Login    Register
User Information
We are a free and open
community, all are welcome.
Click here to Register
Who is online

In total there are 61 users online :: 4 registered, 0 hidden and 57 guests

Most users ever online was 218 on Wed Dec 07, 2016 6:58 pm

Registered users: Bing [Bot], Exabot [Bot], Google [Bot], Yahoo [Bot] based on users active over the past 5 minutes

The Team
Global Moderators
global_moderators.png CS

1'' Bouncy ball pistol with clip system. With video

Built a pneumatic cannon? Then post it here! This section is for completed, finished cannons that you have built. Please include pictures and information.
  • Author

Unread postAuthor: Ragnarok » Sun Sep 13, 2009 9:34 pm

velocity3x wrote:The ridge line in the pic is a measured 1,200 yards down range. GB's are still climbing out when they cross the ridge line and disappear on the other side.

I find a claim that a golf ball is "still climbing" at over a kilometre away highly dubious (not that I'm claiming you're intentionally misleading us).
Partly because of the unbelievably insane velocities simply needed to do that, but mostly because human eyesight simply isn't good enough to allow you to even see a golf-ball at those distances.

For a human with a typical eyeball, even with decent eyesight and no visual problem, the mathematical limit on the minimum something can be and still be made out is about ten thousandths of a radian.
Because of the way radians works, this means things have to be closer than roughly ten thousand times their "diameter" in order to be made out, which means that a golf ball can't be made out at a huge amount further than a quarter mile away.
I might believe that someone with notably good eyes might make out one at a bit over half a kilometre, but beyond that, no.

So, if you think you see anything much further away than ten thousand times its "diameter", you're almost certainly mistaken on the distance.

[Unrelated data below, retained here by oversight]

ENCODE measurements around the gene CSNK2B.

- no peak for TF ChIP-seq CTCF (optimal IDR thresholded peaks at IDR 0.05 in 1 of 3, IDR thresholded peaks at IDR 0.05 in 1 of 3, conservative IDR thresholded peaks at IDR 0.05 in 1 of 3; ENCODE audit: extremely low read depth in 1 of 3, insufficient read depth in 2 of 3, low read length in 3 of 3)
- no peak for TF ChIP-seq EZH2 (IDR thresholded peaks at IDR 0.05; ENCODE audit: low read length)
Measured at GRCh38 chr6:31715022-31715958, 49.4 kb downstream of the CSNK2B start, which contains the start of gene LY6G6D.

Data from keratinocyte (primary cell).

Of course, this throws even more doubt on claims of making out 1/2" projectiles at half a mile. I had to struggle to find 20mm projectiles at 650 metres, and those were painted with glo-paint, not to mention I'd already modelled where I was expecting them to be. (Even then, I lost most of the ones I fired)

This does assume you're using the human eye without magnification. But I find the suggestion that you could track a projectile using binoculars even more laughable - and that's before you even start to suggest you can work out the distance through them.

EDIT: Minor grammatical error.
  • 0

Last edited by Ragnarok on Mon Sep 14, 2009 6:47 am, edited 1 time in total.
Does that thing kinda look like a big cat to you?
User avatar
Chief of Staff
Chief of Staff
Posts: 5366
Joined: Tue Dec 19, 2006 8:23 am
Location: The UK
Reputation: 10

Unread postAuthor: Technician1002 » Sun Sep 13, 2009 10:11 pm

I am working on an illuminated projectile for a night shot to help track and retrieve it. At the church camp, launching water bottles at dusk and after dark into the target tree made it very easy to track the projectile and find it. At the camp we used a water bottle with a glow stick. I am looking to finding a day to drill holes into a golfball and insert several mini glow sticks just to measure range. I would use a tripod mounted laser pointer to point the last location sighted and follow the beam to the landing zone. The other spotters would do the same to the impact zone.

I can recruit several down range spotters to find the landing if it lands in brush. It will need to be a time when I have the space. My suburban location is not the place.
  • 0

User avatar
Chief of Staff
Chief of Staff
Posts: 5190
Joined: Sat Apr 04, 2009 11:10 am
Reputation: 14


Return to Pneumatic Cannon Database

Who is online

Registered users: Bing [Bot], Exabot [Bot], Google [Bot], Yahoo [Bot]

Reputation System ©'